This article originally appeared in the Sept. 2011 issue of Customer Interaction Solutions
When customers contact organizations on matters such as approvals, billing, claims, refunds and shipping, contact centers turn to the back offices that carry out these tasks. How well back offices perform impacts contact centers in meeting customers’ needs.
To gain insights into this issue, Customer Interaction Solutions contacted several leading experts and asked how the effect and degree back office performance has on contact center effectiveness and how can contact centers – and their organizations – respond. Here are the highlights of their answers:
The back office has a direct effect on the contact center/front office. A customer inquiry from the contact center often initiates a process or task in the back office. Unfortunately, the back office is extremely inefficient and is often the culprit for missing key service level agreements. The contact center is punished for the back office’s transgressions from irate customers. The contact center and back office organizations are usually separate and silo’d, which further compounds the problem.
Customer service needs to become a collaborative endeavor. Customer data should be freely shared between organizations while task/work handoffs should occur seamlessly. The back office should improve its performance by adopting best-practices and technologies employed by the contact center including task segmentation/routing, automation, presence and workforce optimization (WFO).
The front office can act as the back office. Often highly skilled agents have excess capacity during low call volumes to conduct basic processing of common tasks or work-items usually reserved for the back office.
Back office performance is often measured separately from contact center performance, so they don’t overlap to quite the degree that people might assume. If we’re talking about the impact of having back office workers jump into contact center interactions (on the phone, or through escalation), then I think we’ll see positive results on the closure rate or perhaps even the satisfaction rate.
But I don’t think we really know what the impact is from a telephony standpoint, in terms of how long calls last or whether back office workers are adhering to scripts or standards. That’s because back office workers are not recorded/evaluated in the same way that call center workers are; few companies have managed to bridge that gap with common measurement and training standards.
Customer satisfaction is based on how well the enterprise works together to deliver on the promise; the customer doesn’t necessarily care where or who created a delay. If the back office fails to deliver, performance metrics such as first call resolution and average handle times may suffer, but the impact to customer satisfaction and loyalty is really where the rubber meets the road.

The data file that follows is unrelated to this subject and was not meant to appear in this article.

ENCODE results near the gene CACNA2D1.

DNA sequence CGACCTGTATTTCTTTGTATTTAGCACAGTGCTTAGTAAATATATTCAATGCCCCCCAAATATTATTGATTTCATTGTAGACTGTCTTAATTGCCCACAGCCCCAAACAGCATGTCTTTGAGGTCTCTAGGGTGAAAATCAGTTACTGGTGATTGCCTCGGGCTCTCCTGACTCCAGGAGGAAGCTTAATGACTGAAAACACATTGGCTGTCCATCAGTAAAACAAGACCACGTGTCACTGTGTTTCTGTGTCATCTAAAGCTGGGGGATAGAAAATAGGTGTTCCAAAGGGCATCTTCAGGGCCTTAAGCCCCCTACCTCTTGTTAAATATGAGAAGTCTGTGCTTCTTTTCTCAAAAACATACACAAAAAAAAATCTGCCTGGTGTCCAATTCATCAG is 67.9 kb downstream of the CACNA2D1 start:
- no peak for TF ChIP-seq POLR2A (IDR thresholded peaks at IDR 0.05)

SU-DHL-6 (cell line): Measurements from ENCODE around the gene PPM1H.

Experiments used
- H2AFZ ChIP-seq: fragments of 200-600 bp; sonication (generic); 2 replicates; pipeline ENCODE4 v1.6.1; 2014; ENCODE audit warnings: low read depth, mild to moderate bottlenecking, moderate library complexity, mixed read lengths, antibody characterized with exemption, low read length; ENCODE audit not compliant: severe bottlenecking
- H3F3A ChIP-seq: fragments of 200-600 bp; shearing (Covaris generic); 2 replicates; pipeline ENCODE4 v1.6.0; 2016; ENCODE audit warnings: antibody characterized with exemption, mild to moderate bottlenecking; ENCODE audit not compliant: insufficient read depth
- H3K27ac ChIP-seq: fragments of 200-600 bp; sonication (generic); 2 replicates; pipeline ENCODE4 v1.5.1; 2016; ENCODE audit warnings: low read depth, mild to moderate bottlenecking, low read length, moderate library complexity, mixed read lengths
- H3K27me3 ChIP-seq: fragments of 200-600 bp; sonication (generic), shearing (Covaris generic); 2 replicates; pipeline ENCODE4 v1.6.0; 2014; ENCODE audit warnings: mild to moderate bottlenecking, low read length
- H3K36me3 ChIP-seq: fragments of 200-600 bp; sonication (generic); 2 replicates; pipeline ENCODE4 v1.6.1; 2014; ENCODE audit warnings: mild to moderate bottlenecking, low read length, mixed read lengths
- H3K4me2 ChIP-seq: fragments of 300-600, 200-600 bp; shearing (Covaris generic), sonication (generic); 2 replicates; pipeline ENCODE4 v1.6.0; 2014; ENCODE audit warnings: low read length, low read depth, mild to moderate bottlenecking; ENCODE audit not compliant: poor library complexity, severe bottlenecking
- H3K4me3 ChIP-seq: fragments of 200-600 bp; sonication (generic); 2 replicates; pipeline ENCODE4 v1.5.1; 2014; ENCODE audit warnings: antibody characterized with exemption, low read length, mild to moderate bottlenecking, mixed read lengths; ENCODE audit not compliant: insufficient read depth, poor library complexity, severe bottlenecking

Back office [productivity] issues stem from an often complex environment. The tasks are more complex, span multiple resources and take longer than a front-office interaction. There is reliance on multiple technologies to fulfill a task, difficulties in identifying what information to collect and actual collection of that information and a lack of established service levels.
We have seen from our customers a desire to measure back office performance and to apply WFO capabilities to it to align the total customer experience. For the contact center manager, visibility is vital to provide insight into the back office process. [They need] a degree of control over the resources and the processes so they know that the service levels they establish and communicate won’t be affected. From the enterprise perspective this mastery over the back office ensures the delivery of a holistically positive customer experience that drives increased loyalty and better bottom line results.
Dave Hoekstra, partner development manager at GMT (www.gmt.com)
Back office plays a huge part in the overall performance of the call center, and in multiple ways. There is a very good chance that 50 percent of the incoming calls into a contact center have to do with work being done in the back office. By utilizing tools that help optimize the back office’s workflow, the call center can only benefit.
One particularly unique challenge with back office is that, in a lot of cases, the talent pool for back office work comes from the call center. The center loses a talented agent to back office work, and their position must be replaced, usually from outside the call center. Call centers can respond to this challenge by utilizing blended work types that allow agents to do both types of work throughout their day, which keeps talent on the phones (facing the customer) and allows the back office work to be completed at the same time.